- Left Earlier than Planned: Strikes and demonstrations were also happening in Sucre although on a smaller, more peaceful scale than La Paz. On my Spanish teacher’s advice, I left Sucre 3 days earlier than planned. She was quite sure the demonstrations were going to lead to road closures and told me harrowing stories of sneaking former students to the airport through road blocks. I took her advice and bussed to Uyuni, Bolivia.
Guided Tours in Bolivia: When travelling solo, taking an organized tour is another great way to meet people. Popular tours in Bolivia include the 3-day salt flat tour from Uyuni, Copacabana and the Isla del Sol boat tour, and biking down the world’s most dangerous road (so popular, too scary for me!!)
4. Travel South America Alone: Chile
Did I feel safe travelling alone in Chile? Yes
Chile does feel more European than the other South American countries I visited. Perhaps there was a sense of familiarity mixed in with the novelty of a new land to explore. Evenings can be tricky for the solo female traveller but travelling at the summer solstice (Dec 21), daylight spilt into the evening hours.
Where I felt the safest travelling alone in Chile: For solo travel in South America, San Pedro de Atacama feels very safe.
Why? San Pedro is a small town with a relaxed ambience. It was easy to feel comfortable and let my guard down (a little!)
Decisions made for Safety:
- Skip the Terremoto The infamous Terremoto cocktail AKA the earthquake is a tempting local drink to try in the most seismic country in the world. But this concoction made with pineapple ice cream, sweet wine, fernet and grenadine packs a punch. After imbibing, the world is swirling and your legs are shaking, rather like a tremor on the Richter scale. I really don’t like to miss out. But my solo traveller good sense kicked in and I never did experience the terremoto. Try it when you have someone to watch your back!
5. Solo Travel South America: Colombia
Did I feel safe travelling alone in Colombia? Yes and no
When I arrived in Medellin, I was almost robbed while sitting in a cab. It shook me up and put me on high alert in Medellin. I never let my guard down in Medellin.
In Cartagena, Salento, Minca and Jardin, I felt safe.
Where I felt the safest travelling alone in Colombia: Salento
Why: The locals were welcoming and easy to talk to (even with my beginner Spanish). I met so many travellers and as Salento is small, I kept running into them. For me, a solo female traveller, this created a real sense of community.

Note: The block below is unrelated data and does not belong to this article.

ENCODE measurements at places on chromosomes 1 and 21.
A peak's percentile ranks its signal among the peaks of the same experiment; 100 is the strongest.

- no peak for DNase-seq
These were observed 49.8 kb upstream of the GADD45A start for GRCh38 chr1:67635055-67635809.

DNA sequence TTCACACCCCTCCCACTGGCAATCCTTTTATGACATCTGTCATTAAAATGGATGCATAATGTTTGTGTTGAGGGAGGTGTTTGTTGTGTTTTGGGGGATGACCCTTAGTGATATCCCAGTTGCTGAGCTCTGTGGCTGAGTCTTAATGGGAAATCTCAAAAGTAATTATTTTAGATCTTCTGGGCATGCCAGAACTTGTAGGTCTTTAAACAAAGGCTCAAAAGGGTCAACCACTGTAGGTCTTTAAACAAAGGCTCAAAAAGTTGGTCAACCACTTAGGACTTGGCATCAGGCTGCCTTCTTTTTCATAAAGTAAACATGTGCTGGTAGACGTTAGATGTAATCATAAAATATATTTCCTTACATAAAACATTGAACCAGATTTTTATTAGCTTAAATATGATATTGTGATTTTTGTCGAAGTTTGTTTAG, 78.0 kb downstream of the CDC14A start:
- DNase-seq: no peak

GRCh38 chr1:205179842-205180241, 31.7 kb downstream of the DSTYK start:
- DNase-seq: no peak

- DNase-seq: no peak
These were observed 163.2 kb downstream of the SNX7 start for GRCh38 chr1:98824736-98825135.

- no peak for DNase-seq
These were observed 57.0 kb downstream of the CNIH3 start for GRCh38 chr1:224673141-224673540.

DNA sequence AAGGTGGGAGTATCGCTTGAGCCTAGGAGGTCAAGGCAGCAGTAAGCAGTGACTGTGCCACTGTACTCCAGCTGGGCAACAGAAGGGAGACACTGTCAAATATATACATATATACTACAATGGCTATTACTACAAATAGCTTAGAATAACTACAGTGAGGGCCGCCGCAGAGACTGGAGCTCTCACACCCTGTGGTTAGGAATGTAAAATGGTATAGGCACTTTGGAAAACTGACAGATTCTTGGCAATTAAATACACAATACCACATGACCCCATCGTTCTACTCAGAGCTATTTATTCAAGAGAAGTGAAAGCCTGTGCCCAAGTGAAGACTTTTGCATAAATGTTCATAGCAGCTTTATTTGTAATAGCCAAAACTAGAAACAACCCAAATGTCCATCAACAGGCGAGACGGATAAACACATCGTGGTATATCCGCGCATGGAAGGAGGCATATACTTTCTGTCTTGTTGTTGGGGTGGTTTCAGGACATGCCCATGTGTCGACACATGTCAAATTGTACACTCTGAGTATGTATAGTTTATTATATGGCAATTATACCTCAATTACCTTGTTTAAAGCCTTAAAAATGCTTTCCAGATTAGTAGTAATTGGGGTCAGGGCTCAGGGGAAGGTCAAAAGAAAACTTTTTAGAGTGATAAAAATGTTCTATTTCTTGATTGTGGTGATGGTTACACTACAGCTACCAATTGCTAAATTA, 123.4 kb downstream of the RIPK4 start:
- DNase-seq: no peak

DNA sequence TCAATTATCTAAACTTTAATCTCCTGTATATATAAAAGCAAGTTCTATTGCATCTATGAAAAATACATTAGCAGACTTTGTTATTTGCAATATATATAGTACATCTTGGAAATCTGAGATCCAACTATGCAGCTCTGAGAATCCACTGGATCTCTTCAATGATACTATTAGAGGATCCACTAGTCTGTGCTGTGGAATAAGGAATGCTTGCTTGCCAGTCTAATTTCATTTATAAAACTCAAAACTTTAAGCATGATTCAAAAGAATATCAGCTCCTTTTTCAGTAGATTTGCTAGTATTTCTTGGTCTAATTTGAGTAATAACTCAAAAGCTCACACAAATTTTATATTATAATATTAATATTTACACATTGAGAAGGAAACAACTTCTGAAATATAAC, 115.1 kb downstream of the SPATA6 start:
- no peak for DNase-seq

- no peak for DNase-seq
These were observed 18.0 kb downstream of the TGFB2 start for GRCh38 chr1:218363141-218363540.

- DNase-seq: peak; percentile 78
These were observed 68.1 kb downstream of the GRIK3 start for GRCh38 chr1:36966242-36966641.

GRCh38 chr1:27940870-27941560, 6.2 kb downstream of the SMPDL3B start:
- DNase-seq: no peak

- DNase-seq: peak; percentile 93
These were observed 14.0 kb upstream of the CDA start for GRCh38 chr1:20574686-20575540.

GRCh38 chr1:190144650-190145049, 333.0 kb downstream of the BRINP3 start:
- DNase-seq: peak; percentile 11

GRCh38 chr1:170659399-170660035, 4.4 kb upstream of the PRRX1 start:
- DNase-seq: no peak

Decisions made for Safety:
Evenings: I was extra careful in the evenings in Medellin. It is dark around 6 pm, so I paid close attention to the time making my own rules about when to return to my accommodation on foot or to hail a cab/Uber. Often I chose to stay in which is the reality for many solo female travellers. I was much more comfortable out in the evenings on my own in Cartagena
Avoided Bogota. Once again, I avoided the capital city. I read a lot and talked to people, many of whom told me to skip it. Several had personally had unsafe encounters. My gut told me, for this solo gal, it was a no go.
6. Travel South America Alone: Peru
Did I feel safe travelling alone in Peru? Yes
Peru was my first stop in my “3-month solo female travel South America” mission. I stayed on the backpacker’s route and there were tons of travellers. Was I ever nervous? Yes, In Puno, I kept running into the army. I would walk out of my hotel to go to dinner in the main square and the army/ police would be lining the streets. Hmmm.. was I supposed to just saunter by or quicken my pace? I never did find out if this was a normal occurrence or not.
Why: There are lots of travellers in the Sacred Valley. The Peruvians greet you with huge smiles and overall it feels very safe.
Personal Decisions made for Safety:
Left Lima: I hadn’t travelled to Latin America in three years and needed to find my travel mojo. Therefore, I decided not to spend any time in Lima. I landed and left on a flight to Cusco. I was also trying to get to Machu Picchu before the rains hit hard.
7. Travel Alone In South America: My Conclusion
Be alert. Pay attention. Read the news. Obviously, no one is travelling to Venezuela right now. Listen to your gut and talk to other travellers. South America is an absolute feast for the senses and the curious-minded. Travelling South America alone was an absolute highlight of my nomadic ventures.